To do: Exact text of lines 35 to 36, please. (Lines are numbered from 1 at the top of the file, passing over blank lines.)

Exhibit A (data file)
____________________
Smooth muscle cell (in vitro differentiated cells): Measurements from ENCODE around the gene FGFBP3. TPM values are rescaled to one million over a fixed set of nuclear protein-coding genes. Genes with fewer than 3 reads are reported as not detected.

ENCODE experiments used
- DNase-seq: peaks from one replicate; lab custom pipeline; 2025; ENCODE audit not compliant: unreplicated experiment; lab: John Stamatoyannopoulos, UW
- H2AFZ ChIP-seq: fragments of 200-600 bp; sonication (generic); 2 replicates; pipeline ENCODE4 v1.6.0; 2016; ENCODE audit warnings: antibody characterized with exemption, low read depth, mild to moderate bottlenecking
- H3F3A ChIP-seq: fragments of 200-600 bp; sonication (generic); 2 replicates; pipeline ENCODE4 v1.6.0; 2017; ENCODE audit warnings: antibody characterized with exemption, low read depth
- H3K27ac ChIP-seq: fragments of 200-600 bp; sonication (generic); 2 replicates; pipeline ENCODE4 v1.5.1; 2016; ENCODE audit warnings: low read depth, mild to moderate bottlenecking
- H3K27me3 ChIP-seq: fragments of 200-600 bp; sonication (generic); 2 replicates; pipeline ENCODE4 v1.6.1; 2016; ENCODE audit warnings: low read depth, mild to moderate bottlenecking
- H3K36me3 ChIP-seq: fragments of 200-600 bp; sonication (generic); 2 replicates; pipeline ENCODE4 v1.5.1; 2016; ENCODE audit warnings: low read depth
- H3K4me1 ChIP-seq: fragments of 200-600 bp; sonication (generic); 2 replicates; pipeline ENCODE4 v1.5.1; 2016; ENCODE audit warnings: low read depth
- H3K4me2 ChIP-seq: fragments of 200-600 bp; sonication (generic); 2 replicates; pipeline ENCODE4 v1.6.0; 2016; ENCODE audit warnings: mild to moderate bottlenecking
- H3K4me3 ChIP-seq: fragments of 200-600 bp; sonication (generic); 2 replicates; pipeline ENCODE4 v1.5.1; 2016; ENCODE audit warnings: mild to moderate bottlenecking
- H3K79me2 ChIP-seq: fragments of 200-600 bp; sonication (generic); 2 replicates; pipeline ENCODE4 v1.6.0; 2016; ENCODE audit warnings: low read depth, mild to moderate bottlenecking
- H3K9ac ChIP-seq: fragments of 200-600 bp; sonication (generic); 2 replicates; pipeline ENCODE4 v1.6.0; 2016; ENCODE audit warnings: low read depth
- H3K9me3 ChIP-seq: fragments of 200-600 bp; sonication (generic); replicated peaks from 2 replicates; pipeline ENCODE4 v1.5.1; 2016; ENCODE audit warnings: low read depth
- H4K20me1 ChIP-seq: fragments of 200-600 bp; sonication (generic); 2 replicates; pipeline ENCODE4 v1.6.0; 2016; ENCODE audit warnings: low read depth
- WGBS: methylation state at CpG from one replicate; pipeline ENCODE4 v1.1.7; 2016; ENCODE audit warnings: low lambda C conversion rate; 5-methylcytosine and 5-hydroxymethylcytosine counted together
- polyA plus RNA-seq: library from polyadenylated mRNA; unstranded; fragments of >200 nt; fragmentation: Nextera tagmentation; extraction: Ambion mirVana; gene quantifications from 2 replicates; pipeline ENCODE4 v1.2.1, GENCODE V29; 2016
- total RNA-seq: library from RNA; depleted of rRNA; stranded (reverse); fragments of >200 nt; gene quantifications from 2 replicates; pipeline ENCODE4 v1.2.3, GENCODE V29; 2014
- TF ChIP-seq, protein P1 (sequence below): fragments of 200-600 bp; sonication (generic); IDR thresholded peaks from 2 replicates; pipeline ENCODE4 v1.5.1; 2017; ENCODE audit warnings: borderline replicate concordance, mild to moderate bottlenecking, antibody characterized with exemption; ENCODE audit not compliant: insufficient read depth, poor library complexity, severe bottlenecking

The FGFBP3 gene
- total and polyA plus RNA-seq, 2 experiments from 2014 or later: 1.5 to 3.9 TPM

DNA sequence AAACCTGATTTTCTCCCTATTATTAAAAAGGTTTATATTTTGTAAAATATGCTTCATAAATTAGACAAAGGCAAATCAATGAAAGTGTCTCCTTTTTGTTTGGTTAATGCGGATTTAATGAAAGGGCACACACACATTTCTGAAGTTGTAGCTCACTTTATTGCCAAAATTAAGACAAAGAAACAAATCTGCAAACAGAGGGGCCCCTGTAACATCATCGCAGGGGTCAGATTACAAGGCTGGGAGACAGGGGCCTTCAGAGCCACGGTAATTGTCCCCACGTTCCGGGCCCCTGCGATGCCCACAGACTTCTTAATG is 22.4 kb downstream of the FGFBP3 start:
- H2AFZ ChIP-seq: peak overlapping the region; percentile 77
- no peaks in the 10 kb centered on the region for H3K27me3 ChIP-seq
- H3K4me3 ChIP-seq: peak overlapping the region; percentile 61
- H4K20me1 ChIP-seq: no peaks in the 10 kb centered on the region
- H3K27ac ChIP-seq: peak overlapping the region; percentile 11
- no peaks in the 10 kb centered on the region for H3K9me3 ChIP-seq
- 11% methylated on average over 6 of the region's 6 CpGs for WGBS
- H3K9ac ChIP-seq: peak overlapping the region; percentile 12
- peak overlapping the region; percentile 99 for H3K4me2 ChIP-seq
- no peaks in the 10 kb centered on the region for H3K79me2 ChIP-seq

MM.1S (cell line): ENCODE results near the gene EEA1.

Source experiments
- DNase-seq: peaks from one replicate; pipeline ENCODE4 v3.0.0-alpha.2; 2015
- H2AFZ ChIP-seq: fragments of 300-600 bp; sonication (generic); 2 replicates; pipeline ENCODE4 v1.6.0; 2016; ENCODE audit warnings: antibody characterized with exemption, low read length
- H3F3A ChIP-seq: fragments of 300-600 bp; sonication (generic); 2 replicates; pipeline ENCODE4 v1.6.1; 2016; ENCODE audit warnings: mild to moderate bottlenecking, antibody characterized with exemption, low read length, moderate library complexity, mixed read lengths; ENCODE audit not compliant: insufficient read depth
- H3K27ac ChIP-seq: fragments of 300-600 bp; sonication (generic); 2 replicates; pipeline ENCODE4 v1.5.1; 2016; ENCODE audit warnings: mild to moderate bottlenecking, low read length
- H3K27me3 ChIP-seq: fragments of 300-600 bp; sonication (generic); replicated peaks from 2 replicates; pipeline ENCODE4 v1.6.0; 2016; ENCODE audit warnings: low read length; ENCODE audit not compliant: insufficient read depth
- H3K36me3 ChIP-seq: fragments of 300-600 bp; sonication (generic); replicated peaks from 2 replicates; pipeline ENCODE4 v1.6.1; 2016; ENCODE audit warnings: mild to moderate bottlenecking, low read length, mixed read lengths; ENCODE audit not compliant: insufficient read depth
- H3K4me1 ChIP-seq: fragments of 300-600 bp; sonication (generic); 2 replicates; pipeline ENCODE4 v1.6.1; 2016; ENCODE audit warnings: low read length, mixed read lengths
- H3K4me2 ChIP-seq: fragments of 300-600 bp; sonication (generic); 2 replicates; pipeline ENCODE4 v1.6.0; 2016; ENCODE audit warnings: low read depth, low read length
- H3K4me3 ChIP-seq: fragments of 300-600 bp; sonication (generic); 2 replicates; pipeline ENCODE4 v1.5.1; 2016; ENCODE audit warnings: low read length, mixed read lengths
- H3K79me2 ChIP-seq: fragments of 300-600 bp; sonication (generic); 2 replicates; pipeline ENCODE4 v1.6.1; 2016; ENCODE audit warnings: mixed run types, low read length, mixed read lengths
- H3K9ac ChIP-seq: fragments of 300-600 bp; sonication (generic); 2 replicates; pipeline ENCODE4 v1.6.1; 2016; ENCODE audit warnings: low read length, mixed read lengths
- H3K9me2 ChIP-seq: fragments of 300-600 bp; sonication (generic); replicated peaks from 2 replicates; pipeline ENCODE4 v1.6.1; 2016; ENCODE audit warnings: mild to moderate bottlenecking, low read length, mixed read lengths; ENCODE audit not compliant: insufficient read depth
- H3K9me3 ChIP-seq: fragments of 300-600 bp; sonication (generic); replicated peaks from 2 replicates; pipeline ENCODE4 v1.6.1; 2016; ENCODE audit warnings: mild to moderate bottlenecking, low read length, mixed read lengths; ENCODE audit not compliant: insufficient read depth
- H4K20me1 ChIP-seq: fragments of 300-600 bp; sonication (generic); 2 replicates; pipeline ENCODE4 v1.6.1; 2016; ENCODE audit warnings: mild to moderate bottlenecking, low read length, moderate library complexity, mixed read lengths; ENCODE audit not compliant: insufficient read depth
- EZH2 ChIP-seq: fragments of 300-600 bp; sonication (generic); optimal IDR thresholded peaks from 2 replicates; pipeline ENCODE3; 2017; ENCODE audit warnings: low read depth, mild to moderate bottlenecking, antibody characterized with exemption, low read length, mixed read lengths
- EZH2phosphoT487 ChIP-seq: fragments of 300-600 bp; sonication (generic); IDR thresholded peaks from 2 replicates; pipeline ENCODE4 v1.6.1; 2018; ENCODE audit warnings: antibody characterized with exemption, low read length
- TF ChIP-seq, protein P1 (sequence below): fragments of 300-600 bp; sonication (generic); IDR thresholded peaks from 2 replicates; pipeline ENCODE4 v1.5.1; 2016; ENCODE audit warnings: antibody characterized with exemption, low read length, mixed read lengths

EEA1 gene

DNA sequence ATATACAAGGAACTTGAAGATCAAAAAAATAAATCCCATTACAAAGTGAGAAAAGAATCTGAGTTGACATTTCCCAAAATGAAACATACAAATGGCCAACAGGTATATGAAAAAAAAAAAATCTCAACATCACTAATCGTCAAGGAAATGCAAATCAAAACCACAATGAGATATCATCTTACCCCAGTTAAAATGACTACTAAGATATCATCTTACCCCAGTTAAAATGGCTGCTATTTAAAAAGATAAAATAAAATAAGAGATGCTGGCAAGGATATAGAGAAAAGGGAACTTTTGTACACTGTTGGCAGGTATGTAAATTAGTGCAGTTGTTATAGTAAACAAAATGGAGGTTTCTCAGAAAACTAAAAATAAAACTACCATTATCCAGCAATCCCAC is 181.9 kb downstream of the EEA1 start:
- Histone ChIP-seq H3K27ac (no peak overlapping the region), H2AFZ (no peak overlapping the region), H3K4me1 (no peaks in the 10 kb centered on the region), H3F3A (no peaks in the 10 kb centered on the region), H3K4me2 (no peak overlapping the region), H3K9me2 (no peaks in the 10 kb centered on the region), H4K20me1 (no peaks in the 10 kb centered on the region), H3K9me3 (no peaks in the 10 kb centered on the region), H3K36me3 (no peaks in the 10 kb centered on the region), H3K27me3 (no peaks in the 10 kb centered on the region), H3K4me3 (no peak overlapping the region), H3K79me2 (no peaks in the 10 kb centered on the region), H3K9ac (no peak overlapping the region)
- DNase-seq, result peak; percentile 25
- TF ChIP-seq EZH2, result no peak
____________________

- DNase-seq: peaks from one replicate; pipeline ENCODE4 v3.0.0-alpha.2; 2015
- H2AFZ ChIP-seq: fragments of 300-600 bp; sonication (generic); 2 replicates; pipeline ENCODE4 v1.6.0; 2016; ENCODE audit warnings: antibody characterized with exemption, low read length